I am not quite sure if Republicans are in denial about severity of the damage done to the labor market throughout the Great Recession or if they are more interested in scoring political points at the expense of the long term unemployed. In this Bloomberg article, they are making hay out of the fact that two of the people Janet Yellen mentioned in her speech yesterday have criminal records, supposing that is why they are unemployed. That fact, of course, is obvious as Yellen was touring a publically funded job training program called U-Turn and spoke about some its students in order to personalize it. The day was about the students, not about some political venture of the Fed Chair. I find the spin appalling and the spinners themselves disgraceful and/or ignorant of Bureau of Labor Statistics data in general that show the tragic and heartbreaking state of the labor market today that they wish to spin into a problem of two-thirds unemployable. It is also personally insulting as I have been through the unemployment squirrel cage of the Great Recession without having the blemish of a criminal record just as the likely majority of the statistics.
These people who are so apparently apt at finding the chinks in the armor of a personality have made a huge mistake in assuming they can hide a very real and grave societal problem by lying about it because it says far more about the leadership capabilities of their allies than anything else ever could. The message I got from the article is loud and clear – Republicans think they can solve problems by pretending they don’t exist, leaving the hardest hit by the worst economic disaster in generations with no workable solution at all. “There’s nothing more to see here, folks. Move along.” It has a way of reinforcing my idea that I will never again support with time or money, or vote for another Republican – and I deeply regret spending the majority of my life doing so. I’d like to have my money back, please, my fair-weather friends.
Besides pointing out the bunch of asses the GOP made out of itself today, I had intended to talk about my purpose, as a layperson, for being in the debate about macroeconomic policy on the side of Market Monetarism as it is somewhat related. I am in this debate from the standpoint of average Jane, and as such it isn’t so much about the technicalities of nominal targets. I leave debating technicalities to the experts, of which I am not. I understand enough about the debate to get the concept of nominal instability and its impact to the quality of life for average people. To reiterate, I care about the rule of law, what the law says about what the Federal Reserve is supposed to be doing, and whether it is doing it. It matters not to me how it does it. The important part from my perspective is the doing.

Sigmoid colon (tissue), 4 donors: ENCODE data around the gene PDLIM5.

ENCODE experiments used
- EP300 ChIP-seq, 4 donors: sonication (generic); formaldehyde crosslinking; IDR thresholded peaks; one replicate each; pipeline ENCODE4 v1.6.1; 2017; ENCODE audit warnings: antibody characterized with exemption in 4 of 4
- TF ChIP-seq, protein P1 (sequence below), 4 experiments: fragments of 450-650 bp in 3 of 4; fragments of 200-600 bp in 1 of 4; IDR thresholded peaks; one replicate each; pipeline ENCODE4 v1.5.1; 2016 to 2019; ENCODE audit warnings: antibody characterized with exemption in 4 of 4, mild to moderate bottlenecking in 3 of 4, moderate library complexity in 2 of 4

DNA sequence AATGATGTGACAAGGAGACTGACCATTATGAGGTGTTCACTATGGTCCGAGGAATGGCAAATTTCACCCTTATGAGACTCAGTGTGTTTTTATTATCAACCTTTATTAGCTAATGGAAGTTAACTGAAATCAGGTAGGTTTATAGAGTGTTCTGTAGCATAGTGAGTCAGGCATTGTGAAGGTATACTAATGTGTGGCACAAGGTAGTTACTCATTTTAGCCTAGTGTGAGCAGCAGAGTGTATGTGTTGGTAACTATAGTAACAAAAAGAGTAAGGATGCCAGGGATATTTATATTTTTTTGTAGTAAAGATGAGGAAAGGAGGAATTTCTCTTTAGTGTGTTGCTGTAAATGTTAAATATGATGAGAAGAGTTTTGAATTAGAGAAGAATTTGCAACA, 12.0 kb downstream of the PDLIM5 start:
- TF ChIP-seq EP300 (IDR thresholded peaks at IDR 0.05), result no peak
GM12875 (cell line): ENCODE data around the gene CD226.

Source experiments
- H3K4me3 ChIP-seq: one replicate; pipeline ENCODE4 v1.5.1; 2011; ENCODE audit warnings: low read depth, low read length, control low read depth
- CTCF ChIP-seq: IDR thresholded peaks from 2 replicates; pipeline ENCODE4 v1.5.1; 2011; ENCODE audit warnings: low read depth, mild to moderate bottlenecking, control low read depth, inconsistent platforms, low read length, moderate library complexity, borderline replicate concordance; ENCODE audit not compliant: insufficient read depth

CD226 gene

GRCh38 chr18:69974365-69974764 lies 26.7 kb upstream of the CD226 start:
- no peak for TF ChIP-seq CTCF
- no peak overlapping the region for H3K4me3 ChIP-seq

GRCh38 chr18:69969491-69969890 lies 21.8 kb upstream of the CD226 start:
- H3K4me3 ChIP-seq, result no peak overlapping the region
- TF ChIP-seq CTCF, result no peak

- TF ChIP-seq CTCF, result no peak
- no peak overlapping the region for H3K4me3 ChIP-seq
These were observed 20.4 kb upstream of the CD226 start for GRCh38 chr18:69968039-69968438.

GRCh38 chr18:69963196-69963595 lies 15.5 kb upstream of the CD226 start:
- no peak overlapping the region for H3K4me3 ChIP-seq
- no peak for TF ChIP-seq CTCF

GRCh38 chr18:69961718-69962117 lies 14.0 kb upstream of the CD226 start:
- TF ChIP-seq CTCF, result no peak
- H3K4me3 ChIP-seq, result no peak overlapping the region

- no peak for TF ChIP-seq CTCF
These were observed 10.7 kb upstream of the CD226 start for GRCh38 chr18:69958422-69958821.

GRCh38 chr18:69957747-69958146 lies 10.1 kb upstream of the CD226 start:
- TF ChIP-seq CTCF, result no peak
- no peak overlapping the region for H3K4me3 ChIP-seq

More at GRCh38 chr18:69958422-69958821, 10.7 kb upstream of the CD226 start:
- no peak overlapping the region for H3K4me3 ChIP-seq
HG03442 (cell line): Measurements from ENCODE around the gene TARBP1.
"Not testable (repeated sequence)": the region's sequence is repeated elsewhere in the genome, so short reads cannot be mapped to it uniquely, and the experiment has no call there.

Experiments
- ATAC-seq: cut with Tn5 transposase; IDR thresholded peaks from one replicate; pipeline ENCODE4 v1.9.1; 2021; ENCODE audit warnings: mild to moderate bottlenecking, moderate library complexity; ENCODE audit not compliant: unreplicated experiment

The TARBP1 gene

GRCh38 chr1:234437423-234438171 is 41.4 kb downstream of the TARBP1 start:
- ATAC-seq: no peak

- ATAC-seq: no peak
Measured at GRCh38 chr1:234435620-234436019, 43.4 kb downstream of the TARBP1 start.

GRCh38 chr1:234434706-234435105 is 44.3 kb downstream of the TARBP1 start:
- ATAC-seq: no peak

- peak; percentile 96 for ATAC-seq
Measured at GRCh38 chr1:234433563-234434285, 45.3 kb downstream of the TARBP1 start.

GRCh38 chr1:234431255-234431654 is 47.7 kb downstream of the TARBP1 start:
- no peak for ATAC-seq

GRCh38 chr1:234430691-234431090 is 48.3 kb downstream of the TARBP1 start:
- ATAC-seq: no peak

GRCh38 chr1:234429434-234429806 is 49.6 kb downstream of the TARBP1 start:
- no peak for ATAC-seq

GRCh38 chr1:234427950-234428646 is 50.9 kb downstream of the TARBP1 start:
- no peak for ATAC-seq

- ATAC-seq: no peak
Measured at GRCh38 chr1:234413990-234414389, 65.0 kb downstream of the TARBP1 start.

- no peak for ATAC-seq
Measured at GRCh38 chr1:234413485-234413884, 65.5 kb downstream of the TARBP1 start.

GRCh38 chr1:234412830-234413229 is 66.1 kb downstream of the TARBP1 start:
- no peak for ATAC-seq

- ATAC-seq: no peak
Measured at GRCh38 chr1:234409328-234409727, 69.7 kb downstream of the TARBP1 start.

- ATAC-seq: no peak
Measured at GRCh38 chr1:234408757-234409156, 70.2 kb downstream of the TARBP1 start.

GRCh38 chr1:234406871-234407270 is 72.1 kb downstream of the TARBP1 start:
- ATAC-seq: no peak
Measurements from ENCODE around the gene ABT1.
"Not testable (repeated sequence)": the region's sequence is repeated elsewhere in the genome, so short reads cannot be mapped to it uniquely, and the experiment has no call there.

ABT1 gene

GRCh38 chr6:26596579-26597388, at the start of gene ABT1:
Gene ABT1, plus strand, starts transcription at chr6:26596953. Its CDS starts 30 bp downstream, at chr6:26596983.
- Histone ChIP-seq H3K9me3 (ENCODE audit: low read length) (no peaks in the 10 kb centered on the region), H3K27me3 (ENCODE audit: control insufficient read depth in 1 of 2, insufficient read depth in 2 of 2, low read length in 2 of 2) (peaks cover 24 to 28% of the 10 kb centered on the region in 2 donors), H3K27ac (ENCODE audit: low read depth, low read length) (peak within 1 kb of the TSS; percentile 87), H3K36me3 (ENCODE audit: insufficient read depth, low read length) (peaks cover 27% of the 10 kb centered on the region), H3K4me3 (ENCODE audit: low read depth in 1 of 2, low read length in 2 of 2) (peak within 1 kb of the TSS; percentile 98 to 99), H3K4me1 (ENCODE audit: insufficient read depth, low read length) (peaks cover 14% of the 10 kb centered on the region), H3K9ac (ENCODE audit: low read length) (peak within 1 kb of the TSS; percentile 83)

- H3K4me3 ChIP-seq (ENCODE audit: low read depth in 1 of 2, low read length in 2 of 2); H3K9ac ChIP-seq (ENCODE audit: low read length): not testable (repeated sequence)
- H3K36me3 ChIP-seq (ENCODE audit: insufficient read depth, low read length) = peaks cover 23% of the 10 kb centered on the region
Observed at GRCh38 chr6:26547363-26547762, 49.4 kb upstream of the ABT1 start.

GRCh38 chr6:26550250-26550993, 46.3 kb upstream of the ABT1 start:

If, for example, the officials at the Fed say they can meet the statutory mandates with the current IT regime and they do it, then it’s fine by me. But that isn’t where we are right now. No, all we have heard is a pile of excuses as to why inflation is more than 50% below target, how the financial crisis was the consequence of exogenous factors rather than the truth of it being a consequence of the vulnerabilities and perverse incentives of that particular policy regime, and excuses about why the law can’t apply in this particular situation. And they do nothing but lie about the real problem in the labor market while stubbornly holding on to a policy regime that obviously doesn’t deliver as the real financial suffering of average people goes on, unabated. To me, that is what this debate is all about: the excuses, the cover ups, the inflation and bubble hysteria propaganda campaign, the outright lies being trotted out of the bureaucracy (sadly, Mian and Sufi are only the latest example), and concern about everything else financial besides what the law says the Fed should be concerned about. Our monetary policy is being conducted with ethics that could be compared to children playing with nukes with no adults in the room.
And, damned straight, I have something to say about it.

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